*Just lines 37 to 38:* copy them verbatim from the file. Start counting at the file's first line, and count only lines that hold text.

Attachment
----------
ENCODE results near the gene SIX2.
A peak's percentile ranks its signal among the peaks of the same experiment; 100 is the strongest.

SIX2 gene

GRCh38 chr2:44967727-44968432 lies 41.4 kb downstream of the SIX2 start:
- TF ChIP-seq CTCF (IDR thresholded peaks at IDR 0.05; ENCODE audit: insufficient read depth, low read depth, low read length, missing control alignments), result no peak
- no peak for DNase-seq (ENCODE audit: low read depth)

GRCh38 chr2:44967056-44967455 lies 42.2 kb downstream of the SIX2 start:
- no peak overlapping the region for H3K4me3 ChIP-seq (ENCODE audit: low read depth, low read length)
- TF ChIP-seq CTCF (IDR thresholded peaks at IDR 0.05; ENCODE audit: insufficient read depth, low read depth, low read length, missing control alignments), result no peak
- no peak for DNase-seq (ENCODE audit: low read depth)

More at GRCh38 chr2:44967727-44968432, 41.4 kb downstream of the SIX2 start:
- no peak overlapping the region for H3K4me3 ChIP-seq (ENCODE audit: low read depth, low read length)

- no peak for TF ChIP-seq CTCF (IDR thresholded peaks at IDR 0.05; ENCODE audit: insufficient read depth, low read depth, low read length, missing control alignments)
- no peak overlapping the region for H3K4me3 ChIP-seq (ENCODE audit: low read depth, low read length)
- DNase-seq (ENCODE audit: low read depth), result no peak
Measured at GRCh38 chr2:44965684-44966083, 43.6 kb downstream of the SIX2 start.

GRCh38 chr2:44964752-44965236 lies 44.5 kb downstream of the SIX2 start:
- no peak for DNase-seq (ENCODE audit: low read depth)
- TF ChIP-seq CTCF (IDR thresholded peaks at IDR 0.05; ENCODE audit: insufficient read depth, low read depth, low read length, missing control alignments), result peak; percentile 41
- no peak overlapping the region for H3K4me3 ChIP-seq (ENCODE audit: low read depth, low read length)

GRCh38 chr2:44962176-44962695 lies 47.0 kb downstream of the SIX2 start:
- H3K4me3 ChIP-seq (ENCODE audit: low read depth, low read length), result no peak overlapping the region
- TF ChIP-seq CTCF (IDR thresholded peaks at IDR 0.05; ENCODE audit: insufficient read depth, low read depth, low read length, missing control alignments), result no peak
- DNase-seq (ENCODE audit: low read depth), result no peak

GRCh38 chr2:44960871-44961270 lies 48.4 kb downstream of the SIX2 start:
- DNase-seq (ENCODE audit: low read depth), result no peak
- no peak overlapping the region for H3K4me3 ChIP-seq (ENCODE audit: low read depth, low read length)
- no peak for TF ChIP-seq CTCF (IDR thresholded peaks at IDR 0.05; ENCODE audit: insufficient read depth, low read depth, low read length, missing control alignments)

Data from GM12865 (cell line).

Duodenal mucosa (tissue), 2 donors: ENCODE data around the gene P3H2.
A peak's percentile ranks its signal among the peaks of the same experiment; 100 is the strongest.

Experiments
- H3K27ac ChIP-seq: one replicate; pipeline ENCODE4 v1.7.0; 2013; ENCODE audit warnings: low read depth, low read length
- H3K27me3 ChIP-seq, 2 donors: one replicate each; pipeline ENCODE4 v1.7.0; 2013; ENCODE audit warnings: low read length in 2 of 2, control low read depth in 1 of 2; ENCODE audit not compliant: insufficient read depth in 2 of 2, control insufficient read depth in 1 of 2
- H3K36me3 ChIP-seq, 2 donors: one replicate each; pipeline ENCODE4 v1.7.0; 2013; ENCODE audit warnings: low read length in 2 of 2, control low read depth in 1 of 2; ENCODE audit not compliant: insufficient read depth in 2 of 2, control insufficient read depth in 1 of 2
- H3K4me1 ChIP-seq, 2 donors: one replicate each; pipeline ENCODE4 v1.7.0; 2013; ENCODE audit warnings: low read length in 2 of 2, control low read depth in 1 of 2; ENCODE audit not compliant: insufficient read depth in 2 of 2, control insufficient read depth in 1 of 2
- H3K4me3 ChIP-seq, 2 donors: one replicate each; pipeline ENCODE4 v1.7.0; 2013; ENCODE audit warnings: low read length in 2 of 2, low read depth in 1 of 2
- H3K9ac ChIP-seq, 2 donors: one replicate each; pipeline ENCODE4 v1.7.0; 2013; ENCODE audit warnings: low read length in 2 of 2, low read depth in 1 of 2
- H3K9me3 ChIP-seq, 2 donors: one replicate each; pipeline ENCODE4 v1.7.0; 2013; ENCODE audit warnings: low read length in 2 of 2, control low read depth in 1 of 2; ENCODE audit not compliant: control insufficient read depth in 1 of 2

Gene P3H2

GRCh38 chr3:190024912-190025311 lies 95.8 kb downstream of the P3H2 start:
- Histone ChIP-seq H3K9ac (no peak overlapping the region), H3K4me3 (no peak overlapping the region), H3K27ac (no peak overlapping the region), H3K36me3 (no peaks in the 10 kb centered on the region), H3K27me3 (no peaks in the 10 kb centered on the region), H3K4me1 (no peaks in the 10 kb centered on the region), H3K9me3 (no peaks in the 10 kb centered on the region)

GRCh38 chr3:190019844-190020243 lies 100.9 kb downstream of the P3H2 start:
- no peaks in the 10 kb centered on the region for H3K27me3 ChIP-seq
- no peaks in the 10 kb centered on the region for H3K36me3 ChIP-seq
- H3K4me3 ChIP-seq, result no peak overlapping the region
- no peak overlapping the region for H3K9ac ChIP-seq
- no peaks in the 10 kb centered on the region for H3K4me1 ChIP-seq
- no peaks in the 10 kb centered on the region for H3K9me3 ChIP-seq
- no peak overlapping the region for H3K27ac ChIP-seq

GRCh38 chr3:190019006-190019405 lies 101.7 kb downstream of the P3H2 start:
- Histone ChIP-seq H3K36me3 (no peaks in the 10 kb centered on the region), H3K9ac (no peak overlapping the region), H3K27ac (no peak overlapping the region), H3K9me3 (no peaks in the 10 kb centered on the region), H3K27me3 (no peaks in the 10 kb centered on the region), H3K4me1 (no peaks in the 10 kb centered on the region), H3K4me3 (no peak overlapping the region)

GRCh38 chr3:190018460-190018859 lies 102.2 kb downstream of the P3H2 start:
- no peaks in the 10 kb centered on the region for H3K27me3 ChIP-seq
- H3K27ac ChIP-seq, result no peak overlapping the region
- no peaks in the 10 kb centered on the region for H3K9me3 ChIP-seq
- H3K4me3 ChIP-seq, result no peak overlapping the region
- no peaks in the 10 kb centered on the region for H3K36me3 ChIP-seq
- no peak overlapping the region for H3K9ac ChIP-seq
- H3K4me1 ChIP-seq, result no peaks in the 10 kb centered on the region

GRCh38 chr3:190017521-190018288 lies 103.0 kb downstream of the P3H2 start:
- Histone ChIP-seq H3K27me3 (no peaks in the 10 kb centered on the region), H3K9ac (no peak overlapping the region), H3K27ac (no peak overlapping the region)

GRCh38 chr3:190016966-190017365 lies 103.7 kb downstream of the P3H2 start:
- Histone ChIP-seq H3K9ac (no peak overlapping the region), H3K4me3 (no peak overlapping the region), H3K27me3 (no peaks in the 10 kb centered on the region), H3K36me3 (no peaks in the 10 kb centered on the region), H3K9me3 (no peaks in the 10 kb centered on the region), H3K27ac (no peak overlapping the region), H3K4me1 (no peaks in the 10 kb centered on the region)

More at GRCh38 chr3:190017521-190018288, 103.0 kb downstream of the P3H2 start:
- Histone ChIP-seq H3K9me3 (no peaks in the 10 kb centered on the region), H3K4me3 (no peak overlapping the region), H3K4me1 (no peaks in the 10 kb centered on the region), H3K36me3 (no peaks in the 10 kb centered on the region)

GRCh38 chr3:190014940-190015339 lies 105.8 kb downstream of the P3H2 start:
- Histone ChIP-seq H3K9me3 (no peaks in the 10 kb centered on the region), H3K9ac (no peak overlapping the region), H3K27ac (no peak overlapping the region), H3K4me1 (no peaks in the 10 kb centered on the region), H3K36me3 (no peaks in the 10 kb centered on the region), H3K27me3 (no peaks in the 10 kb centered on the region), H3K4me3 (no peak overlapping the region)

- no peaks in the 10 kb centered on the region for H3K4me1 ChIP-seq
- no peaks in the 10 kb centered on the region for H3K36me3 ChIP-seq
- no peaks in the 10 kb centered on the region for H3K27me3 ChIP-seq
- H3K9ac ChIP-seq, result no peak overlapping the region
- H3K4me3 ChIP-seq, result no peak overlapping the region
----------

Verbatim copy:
- H3K4me3 ChIP-seq, 2 donors: one replicate each; pipeline ENCODE4 v1.7.0; 2013; ENCODE audit warnings: low read length in 2 of 2, low read depth in 1 of 2
- H3K9ac ChIP-seq, 2 donors: one replicate each; pipeline ENCODE4 v1.7.0; 2013; ENCODE audit warnings: low read length in 2 of 2, low read depth in 1 of 2